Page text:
By the time of Yanukovych’s flight from power in early 2014, Ukraine had backslid democratically across the board to pre-Orange Revolution levels (Kudelia 2014; Motyl 2013). Yanukovych’s reign as president was particularly blighted by two key democratic failings: the rise of selective justice (i.e. inadequate rule of law) and the problematic 2012 parliamentary elections. Cases of selective justice became more noticeable (even egregious) under Yanukovych as he sought to marginalise political competitors. The imprisonment of Tymoshenko and her ally Yuri Lutsenko, among roughly 15 individuals from the opposition targeted by Yanukovych, on corruption charges in 2011 were the most blatant (Burlyuk 2015). This demonstrated a clear regression of the rule of law in Ukraine under Yanukovych (Kudelia 2014). Regarding the electoral process, the 2012 parliamentary elections represented a noticeable step backwards from the preceding three elections. Prior to the elections a mixed voting system was implemented, a system previously used pre-Orange Revolution, which was, according to critics, designed to give Yanukovych’s Party of the Regions a parliamentary majority (Kovalov 2014). Additionally, the post-election setting was rife with issues ranging from accusations of electoral violations in Kiev to the decision to require repeat elections in five constituencies.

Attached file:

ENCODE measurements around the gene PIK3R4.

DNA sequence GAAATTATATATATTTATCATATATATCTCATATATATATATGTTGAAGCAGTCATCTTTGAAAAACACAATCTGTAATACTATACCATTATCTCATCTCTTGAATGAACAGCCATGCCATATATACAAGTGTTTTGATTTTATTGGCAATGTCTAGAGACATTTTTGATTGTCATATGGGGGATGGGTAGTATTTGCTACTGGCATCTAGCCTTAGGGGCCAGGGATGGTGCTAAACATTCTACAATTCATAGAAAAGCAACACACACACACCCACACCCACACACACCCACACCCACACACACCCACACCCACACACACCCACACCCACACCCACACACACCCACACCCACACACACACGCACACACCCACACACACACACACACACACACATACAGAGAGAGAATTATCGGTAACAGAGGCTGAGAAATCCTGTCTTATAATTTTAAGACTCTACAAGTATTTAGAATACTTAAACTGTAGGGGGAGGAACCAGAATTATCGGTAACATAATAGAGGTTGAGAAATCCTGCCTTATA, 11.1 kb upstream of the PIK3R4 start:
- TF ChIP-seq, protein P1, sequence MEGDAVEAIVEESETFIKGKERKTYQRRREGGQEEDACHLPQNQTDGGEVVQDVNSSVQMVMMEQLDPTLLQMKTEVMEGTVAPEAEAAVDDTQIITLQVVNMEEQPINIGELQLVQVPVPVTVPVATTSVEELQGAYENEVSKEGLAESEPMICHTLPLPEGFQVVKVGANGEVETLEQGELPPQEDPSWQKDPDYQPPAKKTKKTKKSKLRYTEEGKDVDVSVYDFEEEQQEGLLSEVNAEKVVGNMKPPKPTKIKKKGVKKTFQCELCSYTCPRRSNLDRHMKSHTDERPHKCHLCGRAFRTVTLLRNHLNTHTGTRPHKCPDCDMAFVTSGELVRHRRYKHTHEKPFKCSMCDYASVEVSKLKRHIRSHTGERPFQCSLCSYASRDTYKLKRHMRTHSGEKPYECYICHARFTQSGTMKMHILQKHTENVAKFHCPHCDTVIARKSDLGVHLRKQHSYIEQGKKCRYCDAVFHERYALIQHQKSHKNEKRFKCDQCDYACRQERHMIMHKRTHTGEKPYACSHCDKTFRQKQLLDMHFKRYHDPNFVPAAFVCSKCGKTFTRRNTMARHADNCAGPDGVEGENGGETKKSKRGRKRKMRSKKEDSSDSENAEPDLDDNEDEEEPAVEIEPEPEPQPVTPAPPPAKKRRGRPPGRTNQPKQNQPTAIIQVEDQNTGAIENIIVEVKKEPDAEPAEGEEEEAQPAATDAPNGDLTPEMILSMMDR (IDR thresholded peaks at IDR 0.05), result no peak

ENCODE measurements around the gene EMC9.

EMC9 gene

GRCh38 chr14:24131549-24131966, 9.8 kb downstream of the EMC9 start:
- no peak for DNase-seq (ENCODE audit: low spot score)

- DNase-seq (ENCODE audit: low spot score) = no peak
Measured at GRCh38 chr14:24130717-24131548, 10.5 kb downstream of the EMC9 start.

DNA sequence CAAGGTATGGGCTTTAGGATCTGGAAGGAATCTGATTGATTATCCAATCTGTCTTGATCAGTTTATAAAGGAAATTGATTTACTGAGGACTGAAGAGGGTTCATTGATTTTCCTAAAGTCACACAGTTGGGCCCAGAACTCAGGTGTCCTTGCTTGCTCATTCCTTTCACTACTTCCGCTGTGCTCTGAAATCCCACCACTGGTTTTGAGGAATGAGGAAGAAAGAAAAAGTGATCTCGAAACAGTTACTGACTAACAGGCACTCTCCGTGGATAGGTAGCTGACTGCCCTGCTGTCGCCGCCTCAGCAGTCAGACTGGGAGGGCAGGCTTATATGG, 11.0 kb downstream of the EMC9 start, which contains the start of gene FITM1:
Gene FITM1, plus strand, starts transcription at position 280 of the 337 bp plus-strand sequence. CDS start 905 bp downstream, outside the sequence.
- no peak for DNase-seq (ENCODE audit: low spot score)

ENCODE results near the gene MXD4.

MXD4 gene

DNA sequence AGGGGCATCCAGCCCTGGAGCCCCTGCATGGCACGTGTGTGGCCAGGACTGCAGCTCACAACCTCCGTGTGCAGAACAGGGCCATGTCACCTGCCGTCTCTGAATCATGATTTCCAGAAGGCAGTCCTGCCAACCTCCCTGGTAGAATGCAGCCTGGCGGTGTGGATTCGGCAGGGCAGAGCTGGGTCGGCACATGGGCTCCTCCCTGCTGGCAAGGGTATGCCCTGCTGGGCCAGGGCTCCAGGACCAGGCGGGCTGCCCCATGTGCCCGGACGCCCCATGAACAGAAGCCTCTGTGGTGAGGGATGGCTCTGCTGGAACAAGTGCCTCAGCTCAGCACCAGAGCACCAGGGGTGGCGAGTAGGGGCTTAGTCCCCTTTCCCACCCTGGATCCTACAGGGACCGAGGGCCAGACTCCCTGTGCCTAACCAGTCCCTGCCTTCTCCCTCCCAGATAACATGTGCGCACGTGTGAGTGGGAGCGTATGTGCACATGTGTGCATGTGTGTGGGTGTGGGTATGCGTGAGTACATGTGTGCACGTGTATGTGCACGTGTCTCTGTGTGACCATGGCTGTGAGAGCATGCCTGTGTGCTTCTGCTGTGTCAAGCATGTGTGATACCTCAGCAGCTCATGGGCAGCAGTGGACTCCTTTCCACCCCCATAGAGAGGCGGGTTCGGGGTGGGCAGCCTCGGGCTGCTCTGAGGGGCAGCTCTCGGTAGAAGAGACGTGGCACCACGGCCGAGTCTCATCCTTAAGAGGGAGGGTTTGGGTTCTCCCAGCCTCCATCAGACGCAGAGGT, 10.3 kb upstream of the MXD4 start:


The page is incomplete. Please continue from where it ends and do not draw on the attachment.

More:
With the flight of Yanukovych and the subsequent election of Petro Poroshenko as President in 2014 (during the first few months of the Ukraine crisis), Ukraine has once again started a new phase of attempting to democratise under a different leader (Gershman 2015; Snyder 2015). Despite strong rhetorical commitments to democratisation, Poroshenko is significantly hamstrung by the ongoing Ukraine crisis which has resulted in the annexation of Crimea by Russia and civil war in the Donbass region not to mentioned producing significant economic, political, diplomatic and social strife (Wilson 2015). Additionally, as this chapter will argue deep-seated impediments, both internal and external, to Ukraine’s democratic prospects remain even greater challenges to overcome. Consequently, Ukraine’s prospects for achieving its democratic dream are perhaps at its lowest point in its history with few people, internally or externally, confident about its democratic trajectory.